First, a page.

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The number of detainees for the terrorist attack in Turkey increases to 48

MADRID, 15 Nov.

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The number of detainees for the terrorist attack in Turkey increases to 48

MADRID, 15 Nov. (EUROPA PRESS) -

The Turkish Police have reported that the number of detainees has increased to 48 people in the framework of the bomb attack that occurred in Istanbul this Sunday in which six people died and 81 were injured.

Agents have arrested 48 suspects, of whom 37 are foreign nationals, mostly Syrians, the TRT Haber television channel reported.

Authorities have also seized nearly $4,000, €5,000 and 10,000 lire, as well as jewelry, from the house where the main suspect in the bomb attack was staying, who was arrested on Sunday night.

The teams of the Istanbul Police Department, in the early hours of Monday, arrested the woman suspected of having perpetrated the terrorist attack, as well as 21 other people.

Interior Minister Suleiman Soylu said that the Turkish authorities have determined that "the order for the deadly terrorist attack came from Ain al Arab, in northern Syria, where the People's Protection Units (YPG) have their headquarters," in reference to a prominent Syrian-Kurdish militia with ties to the PKK.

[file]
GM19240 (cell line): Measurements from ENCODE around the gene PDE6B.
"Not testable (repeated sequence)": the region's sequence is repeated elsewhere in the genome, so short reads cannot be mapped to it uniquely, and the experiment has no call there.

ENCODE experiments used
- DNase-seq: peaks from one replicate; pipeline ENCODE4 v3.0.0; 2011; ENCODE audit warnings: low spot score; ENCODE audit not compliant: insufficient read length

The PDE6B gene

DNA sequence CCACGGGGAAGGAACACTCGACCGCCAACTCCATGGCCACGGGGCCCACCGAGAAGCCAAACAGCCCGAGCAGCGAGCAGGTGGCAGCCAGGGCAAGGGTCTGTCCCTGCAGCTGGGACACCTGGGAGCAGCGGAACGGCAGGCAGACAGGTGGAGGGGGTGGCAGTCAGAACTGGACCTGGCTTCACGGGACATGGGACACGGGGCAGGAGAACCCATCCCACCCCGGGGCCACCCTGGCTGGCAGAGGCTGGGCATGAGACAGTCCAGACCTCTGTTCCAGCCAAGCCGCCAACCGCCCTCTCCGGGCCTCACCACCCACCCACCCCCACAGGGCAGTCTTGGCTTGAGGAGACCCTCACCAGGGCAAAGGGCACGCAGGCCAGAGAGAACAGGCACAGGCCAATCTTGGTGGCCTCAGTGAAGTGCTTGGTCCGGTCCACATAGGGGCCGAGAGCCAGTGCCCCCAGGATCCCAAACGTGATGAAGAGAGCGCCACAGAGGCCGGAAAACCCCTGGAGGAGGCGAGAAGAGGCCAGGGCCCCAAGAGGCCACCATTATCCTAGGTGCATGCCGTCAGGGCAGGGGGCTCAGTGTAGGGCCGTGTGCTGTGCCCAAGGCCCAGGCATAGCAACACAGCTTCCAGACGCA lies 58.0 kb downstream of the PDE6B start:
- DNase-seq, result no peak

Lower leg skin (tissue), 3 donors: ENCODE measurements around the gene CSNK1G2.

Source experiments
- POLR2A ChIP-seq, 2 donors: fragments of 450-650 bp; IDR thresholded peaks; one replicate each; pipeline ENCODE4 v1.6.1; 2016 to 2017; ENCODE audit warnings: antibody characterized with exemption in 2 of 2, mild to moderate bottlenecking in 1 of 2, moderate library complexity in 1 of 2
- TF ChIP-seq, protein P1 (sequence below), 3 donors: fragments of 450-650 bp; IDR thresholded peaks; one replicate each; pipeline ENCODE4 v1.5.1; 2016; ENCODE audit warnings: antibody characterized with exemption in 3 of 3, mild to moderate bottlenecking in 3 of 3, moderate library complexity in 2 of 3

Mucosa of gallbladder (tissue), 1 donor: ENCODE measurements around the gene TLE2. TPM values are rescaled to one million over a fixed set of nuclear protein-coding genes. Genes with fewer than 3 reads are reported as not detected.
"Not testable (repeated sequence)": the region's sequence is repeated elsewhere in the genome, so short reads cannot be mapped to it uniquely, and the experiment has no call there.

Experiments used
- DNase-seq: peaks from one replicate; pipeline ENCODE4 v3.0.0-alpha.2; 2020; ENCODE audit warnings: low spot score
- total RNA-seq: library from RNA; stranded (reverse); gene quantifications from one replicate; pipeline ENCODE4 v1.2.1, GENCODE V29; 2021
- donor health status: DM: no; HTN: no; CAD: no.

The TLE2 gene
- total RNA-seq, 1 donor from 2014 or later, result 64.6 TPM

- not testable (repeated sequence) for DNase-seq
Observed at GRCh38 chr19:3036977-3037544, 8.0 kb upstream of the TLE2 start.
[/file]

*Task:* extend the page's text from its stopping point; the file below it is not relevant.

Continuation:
The spokesman for the Turkish Presidency, Fahrettin Altun, stated on Monday that the attacks "are a direct and indirect consequence of the support of some countries for terrorist groups", within the framework of the support for the Syrian Democratic Forces (FDS) and the alleged backing of Sweden and Finland to the Kurdistan Workers' Party (PKK).

"The international community must pay attention. The terrorist attacks against our civilians are a direct and indirect consequence of the support of some countries to terrorist groups," Altun said.

The Kurdistan Workers' Party (PKK) disassociated itself from the bomb attack on Monday, following accusations made by the Turkish government against the group, considered by Ankara to be a terrorist organization.

"First of all, we offer our condolences to the families of the victims and wish a speedy recovery to the injured. We had nothing to do with this incident and it is well known to the public that we do not directly attack civilians or condone actions directed against civilians," the People's Defense Center (HSM) Headquarters Command said in a statement.

Istanbul has been hit by several explosions in the past, including a suicide bombing in Istiklal in 2016 by a suspected member of the Islamic State jihadist group that killed five people.

In the same year, the PKK, considered by Turkey to be a terrorist organization, claimed responsibility for a bomb attack that killed 38 people outside a soccer stadium in the Besiktas area of ​​central Istanbul.

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